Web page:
Guan Eng: Seizure of Chinese firm’s RM1b not an attack on China

Finance Minister Lim Guan Eng speaks to reporters at Parliament in Kuala Lumpur July 11, 2019. — Picture by Yusof Mat Isa
Finance Minister Lim Guan Eng speaks to reporters at Parliament in Kuala Lumpur July 11, 2019. — Picture by Yusof Mat Isa

KUALA LUMPUR, July 17 — Malaysia’s forfeiture of RM1.1 billion belonging to a Chinese pipeline firm is not indicative of Putrajaya’s stance on Beijing, Finance Minister Lim Guan Eng (PH-Bagan) emphasised today.

Instead, the minister told Parliament that it was a purely law enforcement matter directed at China Petroleum Pipeline Engineering Ltd (CPP) over two dubious pipeline projects in East Malaysia that have since been terminated.

Lim reminded federal lawmakers that the previous Barisan Nasional administration paid out 88 per cent of the combined RM9.4 billion value of both projects despite no physical work being done.

“I would like to clearly state here that the actions we had taken was against a company, not a country. It was a company-specific action and not a country-specific action.

“The government has a responsibility to protect the nation’s interest if we find that there are any companies that is not carrying out work that benefits the country or is in the best interest of the public,” said Lim.

He also disclosed that the directive to seize the funds held in a bank account came from the Malaysian Anti-Corruption Commission (MACC).

He likened the situation to Malaysia’s demand for US investment bank Goldman Sachs to repay funds it allegedly defrauded the country of through bonds issuances on behalf of 1MDB.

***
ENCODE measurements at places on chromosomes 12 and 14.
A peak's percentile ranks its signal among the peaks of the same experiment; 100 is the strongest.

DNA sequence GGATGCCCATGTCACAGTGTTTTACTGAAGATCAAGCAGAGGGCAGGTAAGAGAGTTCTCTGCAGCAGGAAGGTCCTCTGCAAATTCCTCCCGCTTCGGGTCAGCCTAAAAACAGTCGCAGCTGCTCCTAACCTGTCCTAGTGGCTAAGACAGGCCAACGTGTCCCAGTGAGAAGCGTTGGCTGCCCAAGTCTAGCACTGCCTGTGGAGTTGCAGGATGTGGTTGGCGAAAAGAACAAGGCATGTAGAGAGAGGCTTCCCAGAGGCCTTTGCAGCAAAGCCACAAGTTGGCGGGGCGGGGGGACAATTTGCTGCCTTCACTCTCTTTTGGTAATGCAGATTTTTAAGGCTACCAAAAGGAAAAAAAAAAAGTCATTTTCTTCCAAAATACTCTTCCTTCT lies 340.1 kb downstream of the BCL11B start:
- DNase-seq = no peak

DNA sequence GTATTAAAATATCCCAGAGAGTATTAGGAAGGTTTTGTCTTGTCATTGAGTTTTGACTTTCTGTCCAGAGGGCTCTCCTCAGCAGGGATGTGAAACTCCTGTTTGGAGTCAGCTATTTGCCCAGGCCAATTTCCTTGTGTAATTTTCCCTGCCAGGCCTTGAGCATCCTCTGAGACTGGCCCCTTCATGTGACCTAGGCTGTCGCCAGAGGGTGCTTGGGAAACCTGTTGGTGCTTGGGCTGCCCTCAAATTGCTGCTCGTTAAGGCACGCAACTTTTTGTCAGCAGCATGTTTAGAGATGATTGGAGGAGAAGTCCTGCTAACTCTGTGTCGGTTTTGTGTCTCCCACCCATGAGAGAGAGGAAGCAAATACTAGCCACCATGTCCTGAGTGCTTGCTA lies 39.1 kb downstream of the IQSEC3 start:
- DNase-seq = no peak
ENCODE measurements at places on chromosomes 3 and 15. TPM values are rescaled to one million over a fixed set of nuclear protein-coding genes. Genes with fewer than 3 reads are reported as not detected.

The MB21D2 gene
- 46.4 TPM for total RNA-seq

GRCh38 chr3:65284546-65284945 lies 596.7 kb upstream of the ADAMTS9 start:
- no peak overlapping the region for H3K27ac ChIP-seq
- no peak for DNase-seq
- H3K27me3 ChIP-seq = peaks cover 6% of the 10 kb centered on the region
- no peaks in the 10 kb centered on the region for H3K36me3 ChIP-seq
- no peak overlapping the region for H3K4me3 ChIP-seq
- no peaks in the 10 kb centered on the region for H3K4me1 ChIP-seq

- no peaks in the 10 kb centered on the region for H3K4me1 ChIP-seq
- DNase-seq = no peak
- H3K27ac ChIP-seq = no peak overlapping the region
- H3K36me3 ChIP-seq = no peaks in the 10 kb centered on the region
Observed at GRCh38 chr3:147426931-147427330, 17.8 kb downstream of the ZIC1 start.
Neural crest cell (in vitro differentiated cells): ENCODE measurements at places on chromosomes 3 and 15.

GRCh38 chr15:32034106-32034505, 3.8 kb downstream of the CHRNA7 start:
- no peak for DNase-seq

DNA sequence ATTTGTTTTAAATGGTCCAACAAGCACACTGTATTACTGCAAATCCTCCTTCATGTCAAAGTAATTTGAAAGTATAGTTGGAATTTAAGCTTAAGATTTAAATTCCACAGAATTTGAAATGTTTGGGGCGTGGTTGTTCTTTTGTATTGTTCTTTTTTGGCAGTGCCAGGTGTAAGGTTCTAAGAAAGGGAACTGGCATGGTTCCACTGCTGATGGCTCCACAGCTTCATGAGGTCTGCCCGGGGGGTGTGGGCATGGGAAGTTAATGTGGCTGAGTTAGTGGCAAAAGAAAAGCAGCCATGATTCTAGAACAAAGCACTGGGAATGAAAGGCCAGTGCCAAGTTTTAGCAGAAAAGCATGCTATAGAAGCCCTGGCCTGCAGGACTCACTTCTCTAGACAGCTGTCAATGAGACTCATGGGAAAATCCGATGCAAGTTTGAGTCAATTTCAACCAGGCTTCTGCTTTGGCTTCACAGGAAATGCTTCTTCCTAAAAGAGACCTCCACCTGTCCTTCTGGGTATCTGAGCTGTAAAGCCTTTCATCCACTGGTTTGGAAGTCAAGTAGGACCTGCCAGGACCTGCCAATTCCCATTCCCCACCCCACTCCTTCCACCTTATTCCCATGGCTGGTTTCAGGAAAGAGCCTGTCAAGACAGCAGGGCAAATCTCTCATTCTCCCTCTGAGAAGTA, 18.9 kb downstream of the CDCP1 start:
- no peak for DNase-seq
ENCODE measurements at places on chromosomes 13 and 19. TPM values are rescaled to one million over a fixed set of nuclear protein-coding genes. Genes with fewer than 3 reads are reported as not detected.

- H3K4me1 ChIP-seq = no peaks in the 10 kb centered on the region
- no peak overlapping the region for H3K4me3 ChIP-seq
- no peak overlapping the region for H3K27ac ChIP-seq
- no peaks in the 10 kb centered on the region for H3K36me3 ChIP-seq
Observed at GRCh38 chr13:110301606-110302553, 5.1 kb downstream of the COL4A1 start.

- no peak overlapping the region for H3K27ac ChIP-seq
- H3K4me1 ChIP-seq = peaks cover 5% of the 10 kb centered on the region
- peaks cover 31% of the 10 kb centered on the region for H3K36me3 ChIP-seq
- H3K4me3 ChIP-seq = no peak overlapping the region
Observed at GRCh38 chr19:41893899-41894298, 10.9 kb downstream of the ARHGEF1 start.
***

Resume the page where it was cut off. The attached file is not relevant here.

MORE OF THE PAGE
Lim said the demand was also specific to the US firm and not the US.

He was replying to a supplementary question by Chan Foong Hin (PH-Kota Kinabalu) who wanted to know if Malaysia will negotiate on friendly and diplomatic terms with China over the seizure.

It was reported last week that Malaysian authorities seized the sum held in a HSBC bank account belonging to state-linked CPP and transferred it to the government-owned Suria Strategic Energy Resources Sdn Bhd (SSER).

CPP was the firm behind the RM9.4 billion Multi-Product Pipeline (MPP) and Trans-Sabah Gas Pipeline (TSGP) projects that the federal government cancelled on suspicion of fraud.

Beijing has indicated its intention to resolve the matter with Putrajaya through “friendly consultation”.

China’s foreign ministry spokesman Geng Shuang said the projects, which had been awarded to the subsidiary of state energy giant China National Petroleum Corporation, had been “carried out in accordance with the contract”, international newswire Associated Press reported today.